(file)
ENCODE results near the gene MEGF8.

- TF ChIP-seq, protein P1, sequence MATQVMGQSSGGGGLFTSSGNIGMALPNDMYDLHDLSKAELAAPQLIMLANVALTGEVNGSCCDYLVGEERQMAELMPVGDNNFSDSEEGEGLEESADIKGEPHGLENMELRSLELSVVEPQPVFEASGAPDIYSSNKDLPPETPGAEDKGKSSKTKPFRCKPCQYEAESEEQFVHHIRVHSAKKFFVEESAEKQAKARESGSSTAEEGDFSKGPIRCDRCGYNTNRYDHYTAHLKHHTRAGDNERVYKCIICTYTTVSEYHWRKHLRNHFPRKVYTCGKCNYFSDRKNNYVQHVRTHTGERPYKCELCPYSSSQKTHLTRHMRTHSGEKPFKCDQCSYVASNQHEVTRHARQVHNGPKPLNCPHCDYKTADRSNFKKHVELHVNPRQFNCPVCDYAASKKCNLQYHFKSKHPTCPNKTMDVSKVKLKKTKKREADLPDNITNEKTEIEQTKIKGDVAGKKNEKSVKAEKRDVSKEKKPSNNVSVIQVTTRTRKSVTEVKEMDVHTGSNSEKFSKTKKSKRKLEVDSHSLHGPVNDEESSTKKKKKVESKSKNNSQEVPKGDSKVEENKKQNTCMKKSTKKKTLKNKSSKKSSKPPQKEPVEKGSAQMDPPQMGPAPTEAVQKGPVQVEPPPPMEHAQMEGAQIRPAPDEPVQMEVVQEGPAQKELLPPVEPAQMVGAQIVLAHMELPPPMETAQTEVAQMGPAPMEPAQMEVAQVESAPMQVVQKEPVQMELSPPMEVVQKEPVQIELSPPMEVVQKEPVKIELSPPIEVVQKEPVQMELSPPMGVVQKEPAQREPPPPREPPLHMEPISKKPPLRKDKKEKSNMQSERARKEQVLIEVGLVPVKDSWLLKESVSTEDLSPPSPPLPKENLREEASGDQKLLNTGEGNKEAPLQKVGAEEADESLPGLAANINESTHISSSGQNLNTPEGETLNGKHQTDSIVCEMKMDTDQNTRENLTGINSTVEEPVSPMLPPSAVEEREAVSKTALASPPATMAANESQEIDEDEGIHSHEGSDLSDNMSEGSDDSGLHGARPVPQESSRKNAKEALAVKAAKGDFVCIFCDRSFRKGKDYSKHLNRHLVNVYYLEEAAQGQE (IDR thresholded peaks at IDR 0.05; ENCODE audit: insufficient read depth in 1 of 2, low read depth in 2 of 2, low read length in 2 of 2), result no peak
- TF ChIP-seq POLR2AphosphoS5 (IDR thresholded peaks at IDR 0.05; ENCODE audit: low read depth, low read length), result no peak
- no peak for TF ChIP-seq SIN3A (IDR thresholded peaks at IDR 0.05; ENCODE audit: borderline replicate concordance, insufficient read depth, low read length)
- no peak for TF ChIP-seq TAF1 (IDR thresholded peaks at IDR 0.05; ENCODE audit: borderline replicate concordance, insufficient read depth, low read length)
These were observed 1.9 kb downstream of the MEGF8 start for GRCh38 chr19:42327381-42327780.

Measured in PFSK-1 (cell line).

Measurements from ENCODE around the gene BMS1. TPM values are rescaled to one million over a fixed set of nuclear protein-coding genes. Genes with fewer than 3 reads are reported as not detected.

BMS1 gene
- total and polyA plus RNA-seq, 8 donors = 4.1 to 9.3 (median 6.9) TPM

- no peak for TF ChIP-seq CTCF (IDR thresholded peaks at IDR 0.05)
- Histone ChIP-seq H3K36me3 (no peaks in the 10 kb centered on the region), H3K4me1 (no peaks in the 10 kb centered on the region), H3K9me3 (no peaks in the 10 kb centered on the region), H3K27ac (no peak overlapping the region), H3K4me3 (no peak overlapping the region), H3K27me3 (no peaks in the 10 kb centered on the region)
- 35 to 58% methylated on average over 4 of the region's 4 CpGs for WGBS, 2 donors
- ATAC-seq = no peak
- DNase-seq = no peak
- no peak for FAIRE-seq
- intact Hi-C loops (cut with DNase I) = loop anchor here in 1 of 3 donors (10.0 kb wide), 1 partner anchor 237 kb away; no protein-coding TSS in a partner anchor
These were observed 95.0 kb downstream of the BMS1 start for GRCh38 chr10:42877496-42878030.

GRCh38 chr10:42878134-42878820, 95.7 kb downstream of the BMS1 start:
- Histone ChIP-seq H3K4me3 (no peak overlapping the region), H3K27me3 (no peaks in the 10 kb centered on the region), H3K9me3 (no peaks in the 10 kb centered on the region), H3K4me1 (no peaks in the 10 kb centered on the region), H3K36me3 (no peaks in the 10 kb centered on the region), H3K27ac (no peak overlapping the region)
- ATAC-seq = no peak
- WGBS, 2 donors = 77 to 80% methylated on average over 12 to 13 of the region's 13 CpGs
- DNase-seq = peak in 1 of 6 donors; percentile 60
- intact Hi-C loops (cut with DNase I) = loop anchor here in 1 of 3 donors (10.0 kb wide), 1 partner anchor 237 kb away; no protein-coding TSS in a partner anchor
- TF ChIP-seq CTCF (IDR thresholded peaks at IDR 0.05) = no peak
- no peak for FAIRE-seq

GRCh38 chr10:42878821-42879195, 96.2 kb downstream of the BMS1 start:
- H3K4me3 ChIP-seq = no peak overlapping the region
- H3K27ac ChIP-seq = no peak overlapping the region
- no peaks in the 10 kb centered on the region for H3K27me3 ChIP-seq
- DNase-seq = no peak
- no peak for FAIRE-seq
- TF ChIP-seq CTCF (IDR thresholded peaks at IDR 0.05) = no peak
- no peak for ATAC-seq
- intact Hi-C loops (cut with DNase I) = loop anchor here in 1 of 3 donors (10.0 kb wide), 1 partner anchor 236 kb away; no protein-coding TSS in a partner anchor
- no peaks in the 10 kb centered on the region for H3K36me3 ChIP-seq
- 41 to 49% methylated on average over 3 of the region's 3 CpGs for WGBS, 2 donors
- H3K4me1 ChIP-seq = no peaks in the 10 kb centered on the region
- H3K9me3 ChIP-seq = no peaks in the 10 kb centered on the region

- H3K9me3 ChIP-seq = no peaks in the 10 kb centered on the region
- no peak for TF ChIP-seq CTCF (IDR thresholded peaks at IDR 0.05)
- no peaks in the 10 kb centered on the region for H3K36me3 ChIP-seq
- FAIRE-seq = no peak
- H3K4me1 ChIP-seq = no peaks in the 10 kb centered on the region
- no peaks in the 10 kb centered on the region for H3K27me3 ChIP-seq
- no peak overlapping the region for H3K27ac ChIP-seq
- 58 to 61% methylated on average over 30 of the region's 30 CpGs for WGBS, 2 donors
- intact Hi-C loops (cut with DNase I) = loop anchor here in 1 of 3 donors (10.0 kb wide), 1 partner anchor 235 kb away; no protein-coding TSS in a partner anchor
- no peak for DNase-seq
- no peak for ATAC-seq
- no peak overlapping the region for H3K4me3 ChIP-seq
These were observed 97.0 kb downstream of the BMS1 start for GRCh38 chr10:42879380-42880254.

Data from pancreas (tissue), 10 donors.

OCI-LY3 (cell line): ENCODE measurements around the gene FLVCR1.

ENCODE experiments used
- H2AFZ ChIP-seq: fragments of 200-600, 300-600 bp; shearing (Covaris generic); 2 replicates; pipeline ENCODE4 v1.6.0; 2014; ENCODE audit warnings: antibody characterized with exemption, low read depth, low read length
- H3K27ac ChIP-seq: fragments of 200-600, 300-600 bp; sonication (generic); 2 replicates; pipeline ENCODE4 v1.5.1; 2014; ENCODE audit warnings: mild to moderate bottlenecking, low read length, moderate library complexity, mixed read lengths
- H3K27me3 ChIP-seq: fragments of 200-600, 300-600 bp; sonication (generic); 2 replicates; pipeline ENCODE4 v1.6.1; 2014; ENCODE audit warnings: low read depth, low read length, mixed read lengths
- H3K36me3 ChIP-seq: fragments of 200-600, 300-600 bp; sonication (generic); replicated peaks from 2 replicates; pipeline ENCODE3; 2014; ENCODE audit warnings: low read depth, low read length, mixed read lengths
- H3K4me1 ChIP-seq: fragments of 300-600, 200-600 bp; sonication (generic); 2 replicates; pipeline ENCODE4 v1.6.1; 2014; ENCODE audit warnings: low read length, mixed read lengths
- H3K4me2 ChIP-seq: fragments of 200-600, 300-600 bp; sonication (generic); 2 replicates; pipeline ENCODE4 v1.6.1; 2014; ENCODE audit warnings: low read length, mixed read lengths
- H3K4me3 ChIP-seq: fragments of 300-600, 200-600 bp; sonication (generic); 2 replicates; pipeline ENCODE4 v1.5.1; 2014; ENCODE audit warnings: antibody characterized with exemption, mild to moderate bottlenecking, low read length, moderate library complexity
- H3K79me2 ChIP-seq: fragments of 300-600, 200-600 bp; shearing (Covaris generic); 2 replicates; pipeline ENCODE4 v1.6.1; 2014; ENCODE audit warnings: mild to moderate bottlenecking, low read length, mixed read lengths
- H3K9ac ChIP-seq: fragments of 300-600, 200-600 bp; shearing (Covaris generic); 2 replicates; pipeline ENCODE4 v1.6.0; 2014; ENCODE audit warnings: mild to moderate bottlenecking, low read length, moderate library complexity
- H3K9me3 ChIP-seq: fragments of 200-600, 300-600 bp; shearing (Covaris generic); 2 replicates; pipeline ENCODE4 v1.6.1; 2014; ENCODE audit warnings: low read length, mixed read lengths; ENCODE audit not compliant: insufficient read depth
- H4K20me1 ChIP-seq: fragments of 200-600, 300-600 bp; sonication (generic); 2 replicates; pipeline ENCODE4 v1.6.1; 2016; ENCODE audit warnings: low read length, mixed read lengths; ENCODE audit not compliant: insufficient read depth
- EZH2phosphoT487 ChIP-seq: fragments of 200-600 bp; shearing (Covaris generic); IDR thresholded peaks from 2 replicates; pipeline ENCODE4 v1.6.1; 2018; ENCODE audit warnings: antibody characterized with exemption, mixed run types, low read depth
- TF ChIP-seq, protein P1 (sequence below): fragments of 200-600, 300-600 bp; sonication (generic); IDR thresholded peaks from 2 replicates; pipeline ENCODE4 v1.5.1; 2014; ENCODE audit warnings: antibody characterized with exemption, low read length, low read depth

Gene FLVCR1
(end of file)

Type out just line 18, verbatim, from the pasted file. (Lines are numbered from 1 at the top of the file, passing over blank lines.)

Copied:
These were observed 95.0 kb downstream of the BMS1 start for GRCh38 chr10:42877496-42878030.